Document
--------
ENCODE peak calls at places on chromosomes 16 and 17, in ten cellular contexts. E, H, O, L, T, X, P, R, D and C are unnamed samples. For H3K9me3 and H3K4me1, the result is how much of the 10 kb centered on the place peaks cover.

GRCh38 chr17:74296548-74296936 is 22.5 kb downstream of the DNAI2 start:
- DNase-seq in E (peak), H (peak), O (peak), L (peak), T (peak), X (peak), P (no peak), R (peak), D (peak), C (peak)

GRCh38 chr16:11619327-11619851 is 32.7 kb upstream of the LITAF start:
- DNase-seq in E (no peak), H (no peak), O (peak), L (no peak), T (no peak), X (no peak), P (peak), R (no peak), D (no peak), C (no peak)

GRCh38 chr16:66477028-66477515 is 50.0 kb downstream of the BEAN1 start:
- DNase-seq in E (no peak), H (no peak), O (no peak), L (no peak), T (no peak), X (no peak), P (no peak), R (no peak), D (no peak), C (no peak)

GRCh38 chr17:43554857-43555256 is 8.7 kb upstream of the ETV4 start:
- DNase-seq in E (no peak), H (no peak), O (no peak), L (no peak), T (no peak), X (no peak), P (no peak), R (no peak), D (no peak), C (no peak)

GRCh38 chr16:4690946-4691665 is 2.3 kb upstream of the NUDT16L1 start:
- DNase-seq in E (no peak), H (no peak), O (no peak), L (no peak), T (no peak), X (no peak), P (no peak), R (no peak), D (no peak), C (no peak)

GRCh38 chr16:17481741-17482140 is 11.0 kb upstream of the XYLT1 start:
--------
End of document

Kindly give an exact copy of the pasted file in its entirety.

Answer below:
ENCODE peak calls at places on chromosomes 16 and 17, in ten cellular contexts. E, H, O, L, T, X, P, R, D and C are unnamed samples. For H3K9me3 and H3K4me1, the result is how much of the 10 kb centered on the place peaks cover.

GRCh38 chr17:74296548-74296936 is 22.5 kb downstream of the DNAI2 start:
- DNase-seq in E (peak), H (peak), O (peak), L (peak), T (peak), X (peak), P (no peak), R (peak), D (peak), C (peak)

GRCh38 chr16:11619327-11619851 is 32.7 kb upstream of the LITAF start:
- DNase-seq in E (no peak), H (no peak), O (peak), L (no peak), T (no peak), X (no peak), P (peak), R (no peak), D (no peak), C (no peak)

GRCh38 chr16:66477028-66477515 is 50.0 kb downstream of the BEAN1 start:
- DNase-seq in E (no peak), H (no peak), O (no peak), L (no peak), T (no peak), X (no peak), P (no peak), R (no peak), D (no peak), C (no peak)

GRCh38 chr17:43554857-43555256 is 8.7 kb upstream of the ETV4 start:
- DNase-seq in E (no peak), H (no peak), O (no peak), L (no peak), T (no peak), X (no peak), P (no peak), R (no peak), D (no peak), C (no peak)

GRCh38 chr16:4690946-4691665 is 2.3 kb upstream of the NUDT16L1 start:
- DNase-seq in E (no peak), H (no peak), O (no peak), L (no peak), T (no peak), X (no peak), P (no peak), R (no peak), D (no peak), C (no peak)

GRCh38 chr16:17481741-17482140 is 11.0 kb upstream of the XYLT1 start: